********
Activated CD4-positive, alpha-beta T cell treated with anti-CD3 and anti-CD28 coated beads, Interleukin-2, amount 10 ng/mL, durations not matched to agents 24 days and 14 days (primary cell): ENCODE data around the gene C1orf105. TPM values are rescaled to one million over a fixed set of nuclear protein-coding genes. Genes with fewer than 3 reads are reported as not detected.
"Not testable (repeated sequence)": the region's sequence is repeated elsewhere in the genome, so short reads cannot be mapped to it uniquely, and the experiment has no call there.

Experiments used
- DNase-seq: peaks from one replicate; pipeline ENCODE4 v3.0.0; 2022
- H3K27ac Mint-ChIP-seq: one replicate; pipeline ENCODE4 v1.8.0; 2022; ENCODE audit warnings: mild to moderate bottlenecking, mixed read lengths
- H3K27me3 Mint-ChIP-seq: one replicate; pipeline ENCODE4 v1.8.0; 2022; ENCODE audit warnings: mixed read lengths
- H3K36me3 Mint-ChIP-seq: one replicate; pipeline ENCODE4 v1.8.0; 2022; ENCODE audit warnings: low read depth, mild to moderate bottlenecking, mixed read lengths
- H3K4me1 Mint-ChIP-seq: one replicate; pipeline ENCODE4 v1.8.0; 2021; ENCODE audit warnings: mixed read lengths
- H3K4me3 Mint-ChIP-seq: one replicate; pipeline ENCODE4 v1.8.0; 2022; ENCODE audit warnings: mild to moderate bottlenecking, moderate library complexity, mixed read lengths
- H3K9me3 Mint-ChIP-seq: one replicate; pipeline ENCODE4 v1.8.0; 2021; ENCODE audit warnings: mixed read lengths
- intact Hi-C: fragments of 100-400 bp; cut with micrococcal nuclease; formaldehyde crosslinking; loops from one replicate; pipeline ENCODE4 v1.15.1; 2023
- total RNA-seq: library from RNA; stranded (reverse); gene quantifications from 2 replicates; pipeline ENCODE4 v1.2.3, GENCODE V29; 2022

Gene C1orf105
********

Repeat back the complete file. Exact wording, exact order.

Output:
Activated CD4-positive, alpha-beta T cell treated with anti-CD3 and anti-CD28 coated beads, Interleukin-2, amount 10 ng/mL, durations not matched to agents 24 days and 14 days (primary cell): ENCODE data around the gene C1orf105. TPM values are rescaled to one million over a fixed set of nuclear protein-coding genes. Genes with fewer than 3 reads are reported as not detected.
"Not testable (repeated sequence)": the region's sequence is repeated elsewhere in the genome, so short reads cannot be mapped to it uniquely, and the experiment has no call there.

Experiments used
- DNase-seq: peaks from one replicate; pipeline ENCODE4 v3.0.0; 2022
- H3K27ac Mint-ChIP-seq: one replicate; pipeline ENCODE4 v1.8.0; 2022; ENCODE audit warnings: mild to moderate bottlenecking, mixed read lengths
- H3K27me3 Mint-ChIP-seq: one replicate; pipeline ENCODE4 v1.8.0; 2022; ENCODE audit warnings: mixed read lengths
- H3K36me3 Mint-ChIP-seq: one replicate; pipeline ENCODE4 v1.8.0; 2022; ENCODE audit warnings: low read depth, mild to moderate bottlenecking, mixed read lengths
- H3K4me1 Mint-ChIP-seq: one replicate; pipeline ENCODE4 v1.8.0; 2021; ENCODE audit warnings: mixed read lengths
- H3K4me3 Mint-ChIP-seq: one replicate; pipeline ENCODE4 v1.8.0; 2022; ENCODE audit warnings: mild to moderate bottlenecking, moderate library complexity, mixed read lengths
- H3K9me3 Mint-ChIP-seq: one replicate; pipeline ENCODE4 v1.8.0; 2021; ENCODE audit warnings: mixed read lengths
- intact Hi-C: fragments of 100-400 bp; cut with micrococcal nuclease; formaldehyde crosslinking; loops from one replicate; pipeline ENCODE4 v1.15.1; 2023
- total RNA-seq: library from RNA; stranded (reverse); gene quantifications from 2 replicates; pipeline ENCODE4 v1.2.3, GENCODE V29; 2022

Gene C1orf105